My thoughts on the TV3 leaders’ debate
Now that I’ve actually seen the TV3 debate, here are my impressions of it. What this isn’t, though, is a consideration of how well the debate was run (though I’d say it was better than the first TV One debate), nor is it an assessment of whose policies are better, or for whom you should vote—so don’t read into it too much.
Clark made a relatively good start, at least compared to Key, outlining her response to the international financial crisis. Key’s start was fickety, mainly because he didn’t start with his plans. He would have gained more by addressing the prevalent question—how would he deal with the economy—before he started rattling on about the deficiencies of the Labour-led government. His answer, when he got round to it, lacked reasoning, at least in comparison to Clark. How would a focus on growth—presumably one that should always be present—be of specific help to the looming crisis? Key spent too little on too many things to be convincing. Clark.
The two leaders, I think, were roughly even on the plans they properly outlined at the beginning of this part, though Clark perhaps had a marginal edge in that she spoke in a slightly more logical manner. Key finally explained why his broadband policy is so important—something I’d been wanting to hear since he first brought it up in Part 1. But it was the flip-flop discussion that defined this part for me. Key was able to fully justify his alleged flip-flop on Working For Families package, explaining what’s different between then and now. Clark’s explanation of her flip-flop on entrenching the Maori seats was less convincing; it was basically “National made us change our mind”. Key.
Clark had a good, straight response to the suggestion that she was coming to the “end of her natural life as a prime minister”, making it clear what she thought the question of leadership was. Key’s response to the suggestion that the faces on his front bench undermined the freshness of his party, initially at least, wasn’t a response. With nothing more than “we haven’t defined our Cabinet yet”, he launched straight into why the government needs to change, which wasn’t what I wanted to hear at the time. He took so long to allude to his “stamp on the party”, that it could barely be regarded as an answer. Clark.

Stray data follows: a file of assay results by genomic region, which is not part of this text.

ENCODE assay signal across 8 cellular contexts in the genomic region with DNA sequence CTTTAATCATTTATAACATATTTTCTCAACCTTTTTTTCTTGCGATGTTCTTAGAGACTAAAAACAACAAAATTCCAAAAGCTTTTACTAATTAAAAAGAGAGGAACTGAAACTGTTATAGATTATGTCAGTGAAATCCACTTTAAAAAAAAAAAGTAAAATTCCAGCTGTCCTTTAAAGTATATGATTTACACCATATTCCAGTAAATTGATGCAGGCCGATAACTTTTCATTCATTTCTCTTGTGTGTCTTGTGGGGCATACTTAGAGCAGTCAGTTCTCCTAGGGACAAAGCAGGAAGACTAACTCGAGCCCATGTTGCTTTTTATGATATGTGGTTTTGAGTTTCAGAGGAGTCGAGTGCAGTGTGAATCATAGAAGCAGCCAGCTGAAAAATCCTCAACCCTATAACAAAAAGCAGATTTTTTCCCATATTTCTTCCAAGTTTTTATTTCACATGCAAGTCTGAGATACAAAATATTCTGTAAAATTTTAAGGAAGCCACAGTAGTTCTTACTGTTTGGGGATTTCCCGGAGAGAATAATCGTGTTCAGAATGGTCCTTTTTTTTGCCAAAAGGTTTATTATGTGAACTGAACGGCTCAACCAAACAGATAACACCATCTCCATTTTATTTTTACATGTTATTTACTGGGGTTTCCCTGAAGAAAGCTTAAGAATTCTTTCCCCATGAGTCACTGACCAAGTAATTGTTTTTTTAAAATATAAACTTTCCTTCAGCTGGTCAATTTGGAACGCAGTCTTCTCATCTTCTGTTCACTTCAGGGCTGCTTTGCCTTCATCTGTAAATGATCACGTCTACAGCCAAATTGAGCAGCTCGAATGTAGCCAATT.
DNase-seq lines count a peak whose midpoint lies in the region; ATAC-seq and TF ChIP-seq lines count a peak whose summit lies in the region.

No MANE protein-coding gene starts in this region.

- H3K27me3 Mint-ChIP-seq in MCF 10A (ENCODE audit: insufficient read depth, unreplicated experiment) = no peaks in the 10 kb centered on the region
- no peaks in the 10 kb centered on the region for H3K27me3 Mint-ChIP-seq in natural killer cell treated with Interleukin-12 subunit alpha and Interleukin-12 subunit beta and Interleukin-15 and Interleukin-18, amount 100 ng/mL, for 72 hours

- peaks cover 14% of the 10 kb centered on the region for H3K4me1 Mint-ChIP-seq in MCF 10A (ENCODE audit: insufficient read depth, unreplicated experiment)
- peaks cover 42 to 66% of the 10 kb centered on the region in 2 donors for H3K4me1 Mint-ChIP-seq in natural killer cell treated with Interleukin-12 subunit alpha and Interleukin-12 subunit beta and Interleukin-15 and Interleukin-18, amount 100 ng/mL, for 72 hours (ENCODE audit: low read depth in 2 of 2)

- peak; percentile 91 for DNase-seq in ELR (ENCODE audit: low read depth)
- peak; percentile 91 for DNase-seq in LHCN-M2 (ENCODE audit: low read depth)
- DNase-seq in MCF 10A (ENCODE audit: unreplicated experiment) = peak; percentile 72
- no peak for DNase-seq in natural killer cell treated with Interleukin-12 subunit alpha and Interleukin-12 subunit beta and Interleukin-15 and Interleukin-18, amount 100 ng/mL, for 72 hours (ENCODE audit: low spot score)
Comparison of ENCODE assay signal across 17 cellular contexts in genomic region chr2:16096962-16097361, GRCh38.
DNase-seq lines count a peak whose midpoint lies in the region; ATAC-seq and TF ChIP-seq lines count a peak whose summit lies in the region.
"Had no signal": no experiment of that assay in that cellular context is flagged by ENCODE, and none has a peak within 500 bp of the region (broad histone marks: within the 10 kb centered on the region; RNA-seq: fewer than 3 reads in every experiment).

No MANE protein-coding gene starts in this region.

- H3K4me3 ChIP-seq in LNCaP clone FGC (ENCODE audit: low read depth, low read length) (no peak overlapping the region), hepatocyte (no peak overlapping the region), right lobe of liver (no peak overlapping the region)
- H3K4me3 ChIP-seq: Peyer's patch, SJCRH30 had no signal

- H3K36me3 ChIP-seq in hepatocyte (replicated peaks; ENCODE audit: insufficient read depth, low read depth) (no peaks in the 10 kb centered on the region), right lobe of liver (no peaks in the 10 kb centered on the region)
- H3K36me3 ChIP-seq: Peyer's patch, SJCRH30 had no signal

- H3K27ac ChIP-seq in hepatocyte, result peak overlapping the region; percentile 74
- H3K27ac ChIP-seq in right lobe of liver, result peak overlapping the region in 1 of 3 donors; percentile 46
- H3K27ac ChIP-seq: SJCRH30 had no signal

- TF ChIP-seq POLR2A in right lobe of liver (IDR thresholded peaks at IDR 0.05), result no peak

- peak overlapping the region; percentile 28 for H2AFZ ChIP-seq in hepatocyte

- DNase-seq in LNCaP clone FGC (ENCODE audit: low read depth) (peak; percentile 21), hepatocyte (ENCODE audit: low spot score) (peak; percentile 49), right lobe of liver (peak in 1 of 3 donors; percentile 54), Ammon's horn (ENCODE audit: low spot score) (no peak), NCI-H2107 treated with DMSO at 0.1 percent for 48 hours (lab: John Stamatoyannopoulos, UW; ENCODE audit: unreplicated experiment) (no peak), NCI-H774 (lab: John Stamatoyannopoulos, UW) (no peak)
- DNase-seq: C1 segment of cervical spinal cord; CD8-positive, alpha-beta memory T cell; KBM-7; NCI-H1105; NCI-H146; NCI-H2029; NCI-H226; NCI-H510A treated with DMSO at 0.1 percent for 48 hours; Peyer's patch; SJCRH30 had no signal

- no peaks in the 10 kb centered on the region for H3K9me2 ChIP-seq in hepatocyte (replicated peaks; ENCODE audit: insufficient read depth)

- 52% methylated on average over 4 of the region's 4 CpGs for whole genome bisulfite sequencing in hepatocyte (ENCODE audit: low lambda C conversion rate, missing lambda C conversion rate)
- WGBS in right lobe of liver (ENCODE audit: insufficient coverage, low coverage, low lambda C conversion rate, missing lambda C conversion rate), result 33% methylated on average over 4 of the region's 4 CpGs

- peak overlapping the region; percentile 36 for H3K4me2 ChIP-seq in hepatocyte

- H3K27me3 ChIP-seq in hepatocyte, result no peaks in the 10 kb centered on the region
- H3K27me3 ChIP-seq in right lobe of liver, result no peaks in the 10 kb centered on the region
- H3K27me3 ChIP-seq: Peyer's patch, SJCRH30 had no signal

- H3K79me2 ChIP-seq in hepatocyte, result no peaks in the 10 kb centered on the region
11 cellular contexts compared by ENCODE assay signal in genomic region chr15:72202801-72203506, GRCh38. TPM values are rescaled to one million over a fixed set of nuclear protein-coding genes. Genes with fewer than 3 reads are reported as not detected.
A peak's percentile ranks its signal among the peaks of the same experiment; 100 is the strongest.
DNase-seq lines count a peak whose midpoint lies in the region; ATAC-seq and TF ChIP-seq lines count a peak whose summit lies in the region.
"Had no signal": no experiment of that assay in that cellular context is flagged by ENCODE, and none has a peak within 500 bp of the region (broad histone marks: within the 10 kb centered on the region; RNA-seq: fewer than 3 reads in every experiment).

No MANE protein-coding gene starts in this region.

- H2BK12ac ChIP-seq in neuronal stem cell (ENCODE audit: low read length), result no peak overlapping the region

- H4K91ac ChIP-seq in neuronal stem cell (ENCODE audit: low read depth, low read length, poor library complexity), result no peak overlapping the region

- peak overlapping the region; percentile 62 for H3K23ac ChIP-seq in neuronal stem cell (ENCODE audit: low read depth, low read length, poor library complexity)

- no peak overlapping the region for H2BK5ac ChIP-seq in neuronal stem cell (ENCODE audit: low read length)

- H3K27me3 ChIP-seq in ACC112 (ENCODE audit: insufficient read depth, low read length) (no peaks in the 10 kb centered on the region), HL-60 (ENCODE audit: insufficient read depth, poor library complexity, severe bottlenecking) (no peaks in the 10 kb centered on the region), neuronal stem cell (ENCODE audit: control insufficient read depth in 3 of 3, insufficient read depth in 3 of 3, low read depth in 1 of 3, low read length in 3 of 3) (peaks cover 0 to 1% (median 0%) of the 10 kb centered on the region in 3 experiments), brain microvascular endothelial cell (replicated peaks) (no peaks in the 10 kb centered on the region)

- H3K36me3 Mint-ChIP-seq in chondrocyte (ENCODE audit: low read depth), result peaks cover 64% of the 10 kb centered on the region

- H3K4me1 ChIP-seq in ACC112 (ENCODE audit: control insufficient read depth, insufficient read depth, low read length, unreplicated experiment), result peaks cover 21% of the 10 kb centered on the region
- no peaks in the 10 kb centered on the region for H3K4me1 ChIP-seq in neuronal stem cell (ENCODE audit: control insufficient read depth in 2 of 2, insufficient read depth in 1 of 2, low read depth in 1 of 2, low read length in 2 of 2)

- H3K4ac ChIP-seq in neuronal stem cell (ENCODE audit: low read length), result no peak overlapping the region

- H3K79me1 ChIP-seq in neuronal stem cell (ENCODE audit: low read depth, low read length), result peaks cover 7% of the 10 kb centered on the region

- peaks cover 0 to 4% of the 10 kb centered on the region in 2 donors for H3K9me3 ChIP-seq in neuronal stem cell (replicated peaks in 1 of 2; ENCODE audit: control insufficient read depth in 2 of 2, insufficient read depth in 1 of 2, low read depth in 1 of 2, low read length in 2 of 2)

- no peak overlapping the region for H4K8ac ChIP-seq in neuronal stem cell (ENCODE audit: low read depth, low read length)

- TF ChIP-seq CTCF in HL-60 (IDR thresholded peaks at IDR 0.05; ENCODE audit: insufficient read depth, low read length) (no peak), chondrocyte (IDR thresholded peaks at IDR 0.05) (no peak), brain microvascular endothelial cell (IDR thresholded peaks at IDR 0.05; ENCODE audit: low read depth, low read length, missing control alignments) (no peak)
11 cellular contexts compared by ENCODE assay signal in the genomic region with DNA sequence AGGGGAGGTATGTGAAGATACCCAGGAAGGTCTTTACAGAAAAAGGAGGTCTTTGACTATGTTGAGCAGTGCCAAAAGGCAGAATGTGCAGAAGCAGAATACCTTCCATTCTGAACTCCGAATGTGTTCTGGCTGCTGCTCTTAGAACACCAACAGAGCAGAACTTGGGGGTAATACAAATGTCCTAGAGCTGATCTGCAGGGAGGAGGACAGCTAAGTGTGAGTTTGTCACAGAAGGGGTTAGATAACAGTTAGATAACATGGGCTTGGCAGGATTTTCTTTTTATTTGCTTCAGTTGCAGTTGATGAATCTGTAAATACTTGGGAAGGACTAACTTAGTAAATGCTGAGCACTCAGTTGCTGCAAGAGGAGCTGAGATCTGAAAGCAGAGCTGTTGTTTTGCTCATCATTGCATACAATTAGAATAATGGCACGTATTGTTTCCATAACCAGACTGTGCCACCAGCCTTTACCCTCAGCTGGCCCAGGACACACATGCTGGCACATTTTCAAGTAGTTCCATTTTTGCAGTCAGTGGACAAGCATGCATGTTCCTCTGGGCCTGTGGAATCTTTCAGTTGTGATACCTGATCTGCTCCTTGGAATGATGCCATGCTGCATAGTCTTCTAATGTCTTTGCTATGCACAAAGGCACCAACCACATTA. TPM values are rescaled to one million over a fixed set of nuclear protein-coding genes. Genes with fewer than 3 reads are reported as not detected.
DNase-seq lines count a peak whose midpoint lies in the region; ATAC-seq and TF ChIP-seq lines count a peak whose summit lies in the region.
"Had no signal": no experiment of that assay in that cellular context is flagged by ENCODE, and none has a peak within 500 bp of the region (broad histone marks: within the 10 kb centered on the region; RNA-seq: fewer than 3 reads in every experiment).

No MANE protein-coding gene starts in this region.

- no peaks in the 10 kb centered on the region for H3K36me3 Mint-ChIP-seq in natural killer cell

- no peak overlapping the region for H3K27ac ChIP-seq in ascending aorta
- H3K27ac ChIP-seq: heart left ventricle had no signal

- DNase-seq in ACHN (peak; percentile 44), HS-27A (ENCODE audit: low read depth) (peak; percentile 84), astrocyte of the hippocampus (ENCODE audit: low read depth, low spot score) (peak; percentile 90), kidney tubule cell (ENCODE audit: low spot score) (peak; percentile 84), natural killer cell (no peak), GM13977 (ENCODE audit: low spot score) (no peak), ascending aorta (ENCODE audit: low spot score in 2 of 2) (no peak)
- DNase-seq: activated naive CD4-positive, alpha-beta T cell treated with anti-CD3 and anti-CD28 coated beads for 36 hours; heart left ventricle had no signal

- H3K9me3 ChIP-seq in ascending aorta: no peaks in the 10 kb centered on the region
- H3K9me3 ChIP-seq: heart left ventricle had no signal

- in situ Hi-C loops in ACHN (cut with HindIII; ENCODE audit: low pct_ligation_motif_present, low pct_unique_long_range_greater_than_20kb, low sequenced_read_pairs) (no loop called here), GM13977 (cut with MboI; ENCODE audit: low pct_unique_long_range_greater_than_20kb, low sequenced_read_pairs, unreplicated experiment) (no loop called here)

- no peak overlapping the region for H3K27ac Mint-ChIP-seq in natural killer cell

It doesn’t say much about this part that the most exciting exchange in it was when, in John Campbell’s words, the leaders were “both desperately trying to claim credit for one of the least popular pieces of legislation”. Both leaders gave unconvincing answers to the substantive questions put to them. Key did nothing more than reiterate his “capping the bureaucracy”. I hoped to get an idea of where he sees the line between enough and too much, or maybe at least a reference to what the bureaucracy does. Clark was worse—she just rambled on about being a fresh spirit. I was hoping to hear about why voters shouldn’t be afraid of a nanny state, why the urban myths she alluded to are really myths. Key was pushing it a bit when he talked about the government “storming through our front doors”, but Clark was pushing it more when she accused Key of being in climate change denial. Key.
I was rather unimpressed when Key’s best response to “what’s the difference between Bill English and Michael Cullen” was “New Zealand needs to change”. When the discussion turned to the MMP environment, Clark did well asserting her command of the system by contrasting “relationships” with “coalitions”, and then showing why the five-headed monster wasn’t such a bad thing after all. But Key managed to fight off the impression he was a noob to MMP, topped off with an outline of his foci as prime minister. I felt his “nine years wasn’t enough time” was a weak shot, and Clark was quick to point out a lot of progress had been made. Clark’s Roger Douglas call was just cheap, with Key equally quick to respond. It was a tough call, but calling it a draw’s the cop-out option. Clark—just.
Holistically, again, I have to say I wasn’t moved. Overall, I think they came off pretty even.
Nonetheless, even though the flaws of calling a debate on a part-by-part basis are many, fatal, and it simply shouldn’t be done, I’m going to do it anyway: I thought Clark had parts 1, 3 and 5 (just), and Key parts 2 and 4. I leave the maths to you.